This is a guest blogpost by Andy Leaver, vice president of international operations, Hortonworks
Mass advertising and campaign marketing are like the dodgy lettuce found somewhere at the back of the fridge – insufferably bland and way past its prime. With the explosion of blogs, fora and various other types of digital and social media, consumers have unprecedented power to share their brand experiences and opinions with each other on a massive scale.
Aside from the hashtag addiction affecting youngsters, this digital evolution opens up a huge opportunity for businesses, which can now collect data from its origin, identify relevant keywords and score them to predict an outcome and ultimately upsell.
According to Ofcom, 56% of us in the UK actively consult online reviews before we purchase and Google’s consumer barometer reported that 64% of all purchases in 2015 were done online. One of the alpha resources for information and advice on purchases that most of us increasingly turn to is Twitter. A survey conducted by Millward Brown showed that nearly half (49%) of female Twitter shoppers say Twitter content has influenced their purchase decisions. Of course, this can create a big data beast that’s difficult to manage!
This is where Apache Hadoop can come in; to help predict trends, gauge consumer opinion and make real-time assessments based on unstructured data. As follows is how this works with a Twitter stream…
One of the easiest ways to collect data is, in our view, Apache NiFi,* a service for efficiently collecting, aggregating and moving large amounts of streaming event data. NiFi enables applications to collect data from its origin and send it to a resting location such as HDFS for later analysis. In the case of tweets, it provides a free Streaming API which allows NiFi to retrieve content and forward it to HDFS.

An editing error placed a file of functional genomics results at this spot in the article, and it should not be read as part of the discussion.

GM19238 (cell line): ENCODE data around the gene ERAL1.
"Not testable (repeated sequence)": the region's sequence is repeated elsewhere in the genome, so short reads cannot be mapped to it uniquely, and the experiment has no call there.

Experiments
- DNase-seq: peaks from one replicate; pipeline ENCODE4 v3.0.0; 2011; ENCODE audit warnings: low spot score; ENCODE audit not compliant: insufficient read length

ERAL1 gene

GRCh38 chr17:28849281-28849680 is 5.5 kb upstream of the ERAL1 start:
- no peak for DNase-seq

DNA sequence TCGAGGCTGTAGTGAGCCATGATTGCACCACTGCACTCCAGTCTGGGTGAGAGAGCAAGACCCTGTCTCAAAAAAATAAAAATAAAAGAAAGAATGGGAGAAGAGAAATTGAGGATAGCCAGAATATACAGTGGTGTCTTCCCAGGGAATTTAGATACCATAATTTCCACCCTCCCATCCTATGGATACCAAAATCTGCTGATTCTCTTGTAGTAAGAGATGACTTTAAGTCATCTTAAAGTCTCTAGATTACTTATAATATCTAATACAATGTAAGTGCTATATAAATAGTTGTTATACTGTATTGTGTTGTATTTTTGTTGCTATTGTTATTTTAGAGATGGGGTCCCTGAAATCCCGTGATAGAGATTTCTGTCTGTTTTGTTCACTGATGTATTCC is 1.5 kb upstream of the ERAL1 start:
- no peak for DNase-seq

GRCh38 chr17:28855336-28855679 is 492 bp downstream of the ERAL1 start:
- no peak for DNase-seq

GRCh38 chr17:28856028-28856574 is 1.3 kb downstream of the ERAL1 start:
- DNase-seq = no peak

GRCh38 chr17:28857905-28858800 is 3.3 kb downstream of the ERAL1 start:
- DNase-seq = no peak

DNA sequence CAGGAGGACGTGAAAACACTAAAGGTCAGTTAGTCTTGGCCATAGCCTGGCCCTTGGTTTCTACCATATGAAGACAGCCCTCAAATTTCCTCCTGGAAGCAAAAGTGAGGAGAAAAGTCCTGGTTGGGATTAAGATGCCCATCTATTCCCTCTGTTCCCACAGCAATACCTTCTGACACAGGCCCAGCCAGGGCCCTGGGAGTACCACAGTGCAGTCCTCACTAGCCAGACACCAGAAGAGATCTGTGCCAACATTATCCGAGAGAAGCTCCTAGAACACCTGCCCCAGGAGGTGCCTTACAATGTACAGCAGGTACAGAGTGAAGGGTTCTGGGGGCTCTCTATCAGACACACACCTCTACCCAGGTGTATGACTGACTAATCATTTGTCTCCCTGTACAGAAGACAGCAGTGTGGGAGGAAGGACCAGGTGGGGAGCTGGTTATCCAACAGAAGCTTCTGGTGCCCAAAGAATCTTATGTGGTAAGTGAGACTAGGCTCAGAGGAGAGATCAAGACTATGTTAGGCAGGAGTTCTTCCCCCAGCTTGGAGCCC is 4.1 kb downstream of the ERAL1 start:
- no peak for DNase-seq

Here is precisely how it works, which is simpler than it might sound: a flow in NiFi starts from the Twitter Client, which transmits a singular unit of data to a Source (entity through which data enters into NiFi) operating within the Agent (Java virtual machine running NiFi). The Source receiving this “Event” then delivers it to one or more Channels (conduit between the Source and the Sink). One or more Sinks (entities that deliver the data to the destination) operating within the same Agent drains these Channels.
Label your data
This is the most “business specific” part of the process. You will need to identify words that are relevant within your business to build a kind of data dictionary and to attribute to words and expressions a polarity (positive, neutral/negative) or a note (from 0 to 10, 5 being neutral). Hadoop embeds customizable catalogues and dictionary tables to help you in this task.
Apache HCatalog, a table management layer that exposes Hive metadata to other Hadoop applications, is especially useful as it presents a relational view of data. It renders unstructured tweets in a tabular format for easier management.
Run the analytics
With the help of Hadoop, score the sentiment of the tweets by the number of positive words compared to the number of negative words present in each tweet. Now that you have the data in HDFS, you can create tables in Hive.
Train and adapt and update your model
At this point, you will get first results and be able to proceed to fine-tuning. Remember that analytic tools that just look for positive or negative words can be entirely misleading if they miss important context. Typos, intentional misspellings, emoticons and jargon are just few additional obstacles in the task.
Computers also don’t understand sarcasm and irony and as a general rule are yet to develop a sense of humour. Too many of these and you will lose accuracy. It’s probably best to try to address this point by fine-tuning your model.
When done, simply run some interactive queries in Hive to refine the data and enjoy visualization of data via a BI tool (Microsoft Excel will do the trick if you want).
Depending on your business, Hadoop will certainly enable you to take urgent marketing decisions and actions. This is just one of many ways to collect and analyse social data using Hadoop and there are myriad other options open to be explored- it’s all about what is right for you!
* Hortonworks has a product, Hortonworks Data Flow, based on Apache Nifi